Taystee breaks down, hugging Poussey’s lifeless body on the prison floor. It’s a brutal, heart-breaking watch.
“Let’s be honest…we all stopped watching after y’all killed Poussey,” one fan shared, and maybe they’re not wrong.
In among the “Where do we even begin” and “Get rid of the whole show” comments on Twitter, many Glee fans believe that the show’s one worst plot line was Finn (Cory Monteith) outing Santana (Naya Rivera) in front of her fellow students. In fact, after Santana reacted by slapping Finn, it was she who ended up being in trouble and forced to apologise. Finn, however? No repercussions whatsoever.
Yes, Santana was a bully. And it’s true that she wasn’t erased or killed off. But fans think Ryan Murphy did her dirty by allowing her to go through something so traumatic without any redemption.
As a side note, fans were also pretty unimpressed with Blaine (Darren Criss) dating Dave Karofsky (Max Adler), considering the latter spent most of his time bullying Blaine’s actual and only love interest, Kurt (Chris Colfer). Which, on reflection, was a little bit grim.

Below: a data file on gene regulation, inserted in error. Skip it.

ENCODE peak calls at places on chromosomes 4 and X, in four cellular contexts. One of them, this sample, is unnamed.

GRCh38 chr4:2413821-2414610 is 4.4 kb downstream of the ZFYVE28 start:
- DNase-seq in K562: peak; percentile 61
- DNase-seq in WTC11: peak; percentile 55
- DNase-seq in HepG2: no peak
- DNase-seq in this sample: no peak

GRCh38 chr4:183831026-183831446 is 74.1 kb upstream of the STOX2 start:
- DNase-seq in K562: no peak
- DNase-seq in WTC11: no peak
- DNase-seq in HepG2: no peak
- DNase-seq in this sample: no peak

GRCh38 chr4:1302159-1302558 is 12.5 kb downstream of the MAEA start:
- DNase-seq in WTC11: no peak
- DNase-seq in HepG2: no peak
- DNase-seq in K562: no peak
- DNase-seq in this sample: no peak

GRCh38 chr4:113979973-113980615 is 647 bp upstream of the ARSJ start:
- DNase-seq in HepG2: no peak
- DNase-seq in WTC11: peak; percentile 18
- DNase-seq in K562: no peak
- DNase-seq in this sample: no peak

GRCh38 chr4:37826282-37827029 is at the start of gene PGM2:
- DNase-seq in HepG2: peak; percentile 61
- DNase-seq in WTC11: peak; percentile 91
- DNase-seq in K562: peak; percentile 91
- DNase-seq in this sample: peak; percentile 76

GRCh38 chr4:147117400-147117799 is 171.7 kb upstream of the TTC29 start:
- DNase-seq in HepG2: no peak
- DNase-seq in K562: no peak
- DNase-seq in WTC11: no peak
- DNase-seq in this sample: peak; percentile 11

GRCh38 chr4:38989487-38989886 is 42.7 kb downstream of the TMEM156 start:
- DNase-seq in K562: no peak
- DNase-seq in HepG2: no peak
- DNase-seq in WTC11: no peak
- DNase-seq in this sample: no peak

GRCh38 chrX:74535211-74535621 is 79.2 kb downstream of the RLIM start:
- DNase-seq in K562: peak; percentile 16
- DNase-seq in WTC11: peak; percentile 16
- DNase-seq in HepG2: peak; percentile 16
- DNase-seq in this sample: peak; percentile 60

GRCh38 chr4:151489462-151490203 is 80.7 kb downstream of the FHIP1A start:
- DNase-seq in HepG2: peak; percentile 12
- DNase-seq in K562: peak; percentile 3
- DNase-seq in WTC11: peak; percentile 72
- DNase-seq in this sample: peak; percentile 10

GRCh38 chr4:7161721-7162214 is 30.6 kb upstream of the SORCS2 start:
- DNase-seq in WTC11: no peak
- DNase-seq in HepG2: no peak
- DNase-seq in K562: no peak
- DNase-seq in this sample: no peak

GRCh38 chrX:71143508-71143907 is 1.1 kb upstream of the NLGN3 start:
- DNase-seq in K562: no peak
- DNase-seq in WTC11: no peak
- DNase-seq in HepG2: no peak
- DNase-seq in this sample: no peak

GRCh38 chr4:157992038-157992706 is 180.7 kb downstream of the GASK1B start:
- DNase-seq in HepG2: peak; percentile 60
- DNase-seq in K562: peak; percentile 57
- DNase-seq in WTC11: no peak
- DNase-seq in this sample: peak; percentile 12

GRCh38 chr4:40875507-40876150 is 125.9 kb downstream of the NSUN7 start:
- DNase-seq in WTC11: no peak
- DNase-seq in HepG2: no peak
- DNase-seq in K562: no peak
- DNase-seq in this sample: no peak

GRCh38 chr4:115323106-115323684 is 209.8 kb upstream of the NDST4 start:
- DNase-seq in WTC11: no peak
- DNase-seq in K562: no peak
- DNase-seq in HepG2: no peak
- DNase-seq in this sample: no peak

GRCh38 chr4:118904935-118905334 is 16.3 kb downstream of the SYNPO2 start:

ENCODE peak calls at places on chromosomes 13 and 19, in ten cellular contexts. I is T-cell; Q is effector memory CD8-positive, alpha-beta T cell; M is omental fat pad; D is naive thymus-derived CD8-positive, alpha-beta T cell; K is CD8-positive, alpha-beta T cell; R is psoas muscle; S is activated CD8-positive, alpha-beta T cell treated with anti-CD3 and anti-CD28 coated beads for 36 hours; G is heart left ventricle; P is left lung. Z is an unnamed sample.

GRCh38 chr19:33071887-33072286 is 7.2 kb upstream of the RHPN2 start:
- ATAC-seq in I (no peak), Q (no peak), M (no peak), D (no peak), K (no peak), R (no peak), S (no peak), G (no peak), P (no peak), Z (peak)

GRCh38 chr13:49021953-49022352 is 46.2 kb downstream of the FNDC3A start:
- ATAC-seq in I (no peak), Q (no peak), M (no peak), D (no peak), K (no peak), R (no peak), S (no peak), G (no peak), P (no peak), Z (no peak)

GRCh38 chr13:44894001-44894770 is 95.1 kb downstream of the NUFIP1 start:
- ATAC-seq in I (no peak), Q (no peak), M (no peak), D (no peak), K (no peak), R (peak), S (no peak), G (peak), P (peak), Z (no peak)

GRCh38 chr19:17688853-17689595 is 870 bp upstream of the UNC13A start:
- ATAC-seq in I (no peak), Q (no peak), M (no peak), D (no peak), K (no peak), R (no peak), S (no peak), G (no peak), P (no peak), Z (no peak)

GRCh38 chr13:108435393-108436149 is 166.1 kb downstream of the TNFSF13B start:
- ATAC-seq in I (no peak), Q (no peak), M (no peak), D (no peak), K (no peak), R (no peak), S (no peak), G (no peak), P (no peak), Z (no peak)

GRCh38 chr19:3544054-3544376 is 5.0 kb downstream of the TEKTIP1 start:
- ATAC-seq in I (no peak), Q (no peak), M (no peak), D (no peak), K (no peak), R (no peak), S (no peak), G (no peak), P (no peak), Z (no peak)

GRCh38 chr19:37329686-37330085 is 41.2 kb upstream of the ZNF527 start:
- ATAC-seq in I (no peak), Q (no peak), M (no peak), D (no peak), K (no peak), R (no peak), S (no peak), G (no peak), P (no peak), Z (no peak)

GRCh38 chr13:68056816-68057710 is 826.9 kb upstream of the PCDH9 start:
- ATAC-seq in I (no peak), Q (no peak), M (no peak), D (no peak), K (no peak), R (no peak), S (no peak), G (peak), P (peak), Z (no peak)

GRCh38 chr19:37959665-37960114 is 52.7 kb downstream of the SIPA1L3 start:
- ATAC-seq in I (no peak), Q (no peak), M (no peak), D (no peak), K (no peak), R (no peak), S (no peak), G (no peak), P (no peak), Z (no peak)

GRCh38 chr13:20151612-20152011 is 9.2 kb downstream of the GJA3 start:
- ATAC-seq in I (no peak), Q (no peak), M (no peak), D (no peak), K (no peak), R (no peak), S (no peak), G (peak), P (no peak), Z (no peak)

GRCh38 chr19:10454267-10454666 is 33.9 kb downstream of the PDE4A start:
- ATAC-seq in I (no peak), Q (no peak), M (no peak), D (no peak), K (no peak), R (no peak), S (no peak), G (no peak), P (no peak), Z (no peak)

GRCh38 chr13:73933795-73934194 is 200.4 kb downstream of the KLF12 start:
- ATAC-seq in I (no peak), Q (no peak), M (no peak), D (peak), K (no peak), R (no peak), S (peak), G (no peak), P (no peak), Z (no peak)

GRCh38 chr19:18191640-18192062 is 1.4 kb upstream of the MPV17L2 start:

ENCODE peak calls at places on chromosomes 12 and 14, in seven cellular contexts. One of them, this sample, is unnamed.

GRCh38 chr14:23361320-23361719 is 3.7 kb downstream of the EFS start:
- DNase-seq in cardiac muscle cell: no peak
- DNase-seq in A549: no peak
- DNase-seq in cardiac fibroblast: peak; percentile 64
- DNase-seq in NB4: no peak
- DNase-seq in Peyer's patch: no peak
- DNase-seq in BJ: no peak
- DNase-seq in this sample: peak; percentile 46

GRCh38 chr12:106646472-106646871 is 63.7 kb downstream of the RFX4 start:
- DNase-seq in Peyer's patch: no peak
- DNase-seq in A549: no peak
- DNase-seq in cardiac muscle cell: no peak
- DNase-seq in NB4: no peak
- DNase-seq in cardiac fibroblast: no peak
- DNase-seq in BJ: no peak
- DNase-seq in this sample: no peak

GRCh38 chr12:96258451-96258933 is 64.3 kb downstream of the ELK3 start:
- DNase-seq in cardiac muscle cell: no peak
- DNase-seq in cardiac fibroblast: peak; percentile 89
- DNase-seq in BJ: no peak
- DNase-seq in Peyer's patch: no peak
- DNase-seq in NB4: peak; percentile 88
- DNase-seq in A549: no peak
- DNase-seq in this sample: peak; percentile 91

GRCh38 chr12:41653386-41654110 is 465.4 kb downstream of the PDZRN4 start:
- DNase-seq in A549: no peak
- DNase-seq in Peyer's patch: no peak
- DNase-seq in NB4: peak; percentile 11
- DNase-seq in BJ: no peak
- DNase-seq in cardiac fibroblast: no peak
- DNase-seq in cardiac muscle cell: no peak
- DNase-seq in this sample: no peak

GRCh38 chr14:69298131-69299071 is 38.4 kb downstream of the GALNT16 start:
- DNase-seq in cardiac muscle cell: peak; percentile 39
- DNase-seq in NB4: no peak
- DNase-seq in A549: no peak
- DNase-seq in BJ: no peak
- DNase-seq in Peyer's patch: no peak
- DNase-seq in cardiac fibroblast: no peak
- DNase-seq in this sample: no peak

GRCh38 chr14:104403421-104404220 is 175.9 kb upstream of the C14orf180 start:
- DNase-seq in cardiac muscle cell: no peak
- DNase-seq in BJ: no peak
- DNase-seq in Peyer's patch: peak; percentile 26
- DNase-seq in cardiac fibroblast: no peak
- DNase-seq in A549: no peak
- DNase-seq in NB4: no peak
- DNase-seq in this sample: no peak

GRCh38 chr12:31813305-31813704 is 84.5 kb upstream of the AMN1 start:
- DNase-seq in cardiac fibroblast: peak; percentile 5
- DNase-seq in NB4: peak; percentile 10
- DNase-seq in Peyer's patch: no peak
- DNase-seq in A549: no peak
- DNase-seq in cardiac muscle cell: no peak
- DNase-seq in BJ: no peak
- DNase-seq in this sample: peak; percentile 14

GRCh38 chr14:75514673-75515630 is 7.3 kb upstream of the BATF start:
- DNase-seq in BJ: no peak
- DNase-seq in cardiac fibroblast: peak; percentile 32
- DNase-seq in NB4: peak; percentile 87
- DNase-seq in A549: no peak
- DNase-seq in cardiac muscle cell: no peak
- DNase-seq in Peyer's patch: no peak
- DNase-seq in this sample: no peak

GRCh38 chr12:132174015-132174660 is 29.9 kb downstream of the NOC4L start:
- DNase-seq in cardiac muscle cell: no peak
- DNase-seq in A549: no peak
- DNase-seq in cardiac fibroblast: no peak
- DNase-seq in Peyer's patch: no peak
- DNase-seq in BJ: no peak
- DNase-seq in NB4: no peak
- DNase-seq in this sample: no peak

Despite being one of the campest shows of the millennium and being created by gay man Marc Cherry, Desperate Housewives was never particularly kind to its LGBTQ+ characters.
Andrew van de Kamp (Shawn Pyfrom) was a sociopath whose mother, the problematic legend Bree, all but disowned him for being gay. Meanwhile, Bob (Tuc Watkins) and Lee (Kevin Rahm) were relegated to the sidelines as the funny-but-not-very-relevant token gay couple.
But the show’s worst offence, according to fans, is what they did to Katherine Mayfair (Dana Delany).
In her final season as a main character, Katherine realises that she’s bisexual after falling for stripper Robin (Buffy stalwart, Julie Benz). It’s a cute ending for the famously unlucky-in-love housewife, and the pair leave for Paris. Katherine returns alone in the show’s eighth and final season, revealing that her bisexuality was basically just a phase. Talk about bisexual erasure.
“When they turned Katherine straight, that was like the biggest disappointment I’ve ever witnessed in a TV show,” one fan wrote.